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Which O'Neill play is best?

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O'Neill's most highly regarded plays are "Long Day's Journey into Night" and "The Iceman Cometh". I studied some O'Neill at university, but have never seen his plays performed onstage. I prefer the latter myself, although my memories of both are hazy.


The Wikipedia pages give pretty good plot synopses.

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I read Iceman a fortnight ago, and really liked it. It's just one of those titles I've heard made fun of for such a long time (the gas man cometh etc!), that one day, bored at work, I looked it up on tinternet, and found out it was about a group of deluded alcoholics who sit in a bar, day after day, talking about what they're going to do with their lives (which of course they aren't because they're sitting in a bar day after day). Most of all they wait for this one particular guy Hickey; a travelling salesman who comes by once a year for a big blowout, and lets the others drink the bar dry on him. However, this year, they discover to their horror that not only has Hickey given up drinking, he's determined to make them face up to their own 'pipe dreams.'


Now, this struck a particular cord with me because it was Lent, and I always give up drinking and smoking for Lent, and find I take stock, get a lot done but go a bit mental. I was really surprised that something of this age could be so resonant: really a modern subject, I don't know where else I've seen it tackled in this way (and I'm not counting the 'Tragic Lives' section of WH Smith). The whole play reeks of booze and dirt and delusion and the ways in which people take their comfort. The only jarring bit was that some of the characters were written in O'Neill's version of New York italian vernacular (think Joey from Friends... but not quite so eloquent). Now, this brought up an interesting question: was O'Neill just not very good at capturing it literally, or has it changed wildly since 1940? I'm guessing probably a bit of both. When I read Iceman, it definitely set me wondering how it could be adapted to modern day Glasgow, probably the East End. Any budding playwrights should give it a shot!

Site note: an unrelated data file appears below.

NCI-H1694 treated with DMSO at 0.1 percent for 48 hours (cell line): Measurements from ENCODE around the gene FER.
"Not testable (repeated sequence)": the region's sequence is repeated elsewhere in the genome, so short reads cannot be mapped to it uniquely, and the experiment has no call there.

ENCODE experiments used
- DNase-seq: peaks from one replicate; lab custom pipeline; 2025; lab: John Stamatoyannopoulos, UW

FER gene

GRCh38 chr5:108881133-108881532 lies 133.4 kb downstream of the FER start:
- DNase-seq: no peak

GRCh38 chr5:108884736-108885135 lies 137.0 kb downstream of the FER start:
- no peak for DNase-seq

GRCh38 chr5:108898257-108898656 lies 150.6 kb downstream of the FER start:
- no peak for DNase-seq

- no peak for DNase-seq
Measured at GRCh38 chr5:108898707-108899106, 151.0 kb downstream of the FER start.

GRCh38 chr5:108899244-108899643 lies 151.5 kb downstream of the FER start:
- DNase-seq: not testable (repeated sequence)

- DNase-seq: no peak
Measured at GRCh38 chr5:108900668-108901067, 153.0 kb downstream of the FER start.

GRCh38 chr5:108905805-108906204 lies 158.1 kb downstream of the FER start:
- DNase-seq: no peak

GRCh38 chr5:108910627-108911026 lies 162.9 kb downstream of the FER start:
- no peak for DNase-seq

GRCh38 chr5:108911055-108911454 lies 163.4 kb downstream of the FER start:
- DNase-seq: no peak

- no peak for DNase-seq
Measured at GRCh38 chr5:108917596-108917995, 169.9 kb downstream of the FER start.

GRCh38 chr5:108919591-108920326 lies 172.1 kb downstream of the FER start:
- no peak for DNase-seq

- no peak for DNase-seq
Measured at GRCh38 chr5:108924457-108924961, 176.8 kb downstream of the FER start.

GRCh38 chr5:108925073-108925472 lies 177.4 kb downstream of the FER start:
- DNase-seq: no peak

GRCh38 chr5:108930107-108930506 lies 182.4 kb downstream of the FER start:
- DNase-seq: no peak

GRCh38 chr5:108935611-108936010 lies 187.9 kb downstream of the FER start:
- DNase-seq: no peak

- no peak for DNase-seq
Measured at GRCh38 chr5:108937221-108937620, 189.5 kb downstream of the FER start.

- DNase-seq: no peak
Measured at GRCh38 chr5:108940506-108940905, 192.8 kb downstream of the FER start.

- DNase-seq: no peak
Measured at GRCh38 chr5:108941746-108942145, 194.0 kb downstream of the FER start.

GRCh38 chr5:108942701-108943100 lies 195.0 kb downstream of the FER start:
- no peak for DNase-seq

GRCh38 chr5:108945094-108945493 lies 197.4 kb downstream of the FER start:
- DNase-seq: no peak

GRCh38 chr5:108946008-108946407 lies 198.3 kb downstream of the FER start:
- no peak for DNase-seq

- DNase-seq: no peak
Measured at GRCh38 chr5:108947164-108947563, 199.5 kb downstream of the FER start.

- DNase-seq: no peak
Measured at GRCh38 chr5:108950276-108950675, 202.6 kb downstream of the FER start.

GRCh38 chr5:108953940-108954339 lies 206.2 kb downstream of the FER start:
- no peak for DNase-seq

O'Neill's life is fascinating in itself: His parents originally had two kids, and the older one caught chicken pox, and was told not to go near the younger one in case he spread it. Unfortunately he did, and the other wee boy caught it and died. The mother went into a deep depression, and the father was convinced that having another child would solve everything, even though she didn't want one. Thus Eugene was born and despised, and the older boy, Jamie, tormented and guilt-ridden. Their mother became a morphine addict. Jamie drank himself to death at 45. Eugene got kicked out of Princeton Uni for drinking, and became a sailor, tramp and prodigious alcoholic. And then... he gave up drinking and started writing.


Interestink and very much worth reading!!

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